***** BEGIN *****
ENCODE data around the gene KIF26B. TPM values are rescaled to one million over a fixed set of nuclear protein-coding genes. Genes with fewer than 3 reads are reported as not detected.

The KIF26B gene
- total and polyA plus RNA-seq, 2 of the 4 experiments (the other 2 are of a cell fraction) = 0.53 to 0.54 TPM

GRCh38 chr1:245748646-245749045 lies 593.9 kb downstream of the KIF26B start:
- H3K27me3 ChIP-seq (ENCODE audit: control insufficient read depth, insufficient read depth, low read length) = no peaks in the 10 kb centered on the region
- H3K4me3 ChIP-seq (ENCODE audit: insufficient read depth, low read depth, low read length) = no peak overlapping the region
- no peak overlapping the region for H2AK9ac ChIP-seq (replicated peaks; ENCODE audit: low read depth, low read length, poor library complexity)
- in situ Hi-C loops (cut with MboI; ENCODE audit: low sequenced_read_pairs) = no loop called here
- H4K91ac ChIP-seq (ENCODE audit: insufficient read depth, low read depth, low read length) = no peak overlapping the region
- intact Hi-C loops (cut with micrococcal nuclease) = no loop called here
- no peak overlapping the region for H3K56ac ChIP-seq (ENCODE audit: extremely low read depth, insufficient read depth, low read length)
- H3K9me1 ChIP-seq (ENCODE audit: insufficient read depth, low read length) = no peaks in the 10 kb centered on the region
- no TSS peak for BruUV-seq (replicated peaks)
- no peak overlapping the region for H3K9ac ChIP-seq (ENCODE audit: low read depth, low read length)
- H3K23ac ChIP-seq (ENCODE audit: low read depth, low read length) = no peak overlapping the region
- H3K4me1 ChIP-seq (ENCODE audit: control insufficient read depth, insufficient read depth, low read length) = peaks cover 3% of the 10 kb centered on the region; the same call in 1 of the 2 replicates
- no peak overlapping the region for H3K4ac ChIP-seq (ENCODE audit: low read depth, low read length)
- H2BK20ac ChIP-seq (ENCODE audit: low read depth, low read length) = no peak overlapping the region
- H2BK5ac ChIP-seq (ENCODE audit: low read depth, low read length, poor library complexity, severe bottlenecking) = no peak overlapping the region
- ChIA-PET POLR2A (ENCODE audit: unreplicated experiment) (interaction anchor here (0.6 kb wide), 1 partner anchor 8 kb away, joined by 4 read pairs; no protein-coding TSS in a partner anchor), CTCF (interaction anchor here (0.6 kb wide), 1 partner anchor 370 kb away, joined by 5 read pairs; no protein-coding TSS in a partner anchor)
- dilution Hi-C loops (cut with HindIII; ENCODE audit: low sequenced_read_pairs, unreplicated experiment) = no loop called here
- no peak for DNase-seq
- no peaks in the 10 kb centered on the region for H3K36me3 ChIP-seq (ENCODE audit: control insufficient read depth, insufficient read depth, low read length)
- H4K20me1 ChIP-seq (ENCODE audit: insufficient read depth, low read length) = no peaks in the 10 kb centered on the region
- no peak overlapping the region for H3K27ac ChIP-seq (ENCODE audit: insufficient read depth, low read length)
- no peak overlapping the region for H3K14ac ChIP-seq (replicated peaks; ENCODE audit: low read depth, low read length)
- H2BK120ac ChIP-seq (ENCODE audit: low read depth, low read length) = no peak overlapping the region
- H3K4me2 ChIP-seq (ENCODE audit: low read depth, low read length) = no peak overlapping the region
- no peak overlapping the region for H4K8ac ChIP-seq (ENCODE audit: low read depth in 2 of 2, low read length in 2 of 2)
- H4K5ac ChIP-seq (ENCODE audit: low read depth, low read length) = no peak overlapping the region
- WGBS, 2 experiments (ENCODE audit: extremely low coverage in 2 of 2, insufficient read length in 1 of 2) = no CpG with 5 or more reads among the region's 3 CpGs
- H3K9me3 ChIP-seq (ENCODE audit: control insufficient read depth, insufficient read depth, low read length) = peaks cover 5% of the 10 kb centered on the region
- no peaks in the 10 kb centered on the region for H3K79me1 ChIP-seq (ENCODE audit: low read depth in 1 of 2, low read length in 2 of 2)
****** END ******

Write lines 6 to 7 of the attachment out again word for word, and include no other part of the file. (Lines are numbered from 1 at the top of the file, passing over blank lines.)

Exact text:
- H3K4me3 ChIP-seq (ENCODE audit: insufficient read depth, low read depth, low read length) = no peak overlapping the region
- no peak overlapping the region for H2AK9ac ChIP-seq (replicated peaks; ENCODE audit: low read depth, low read length, poor library complexity)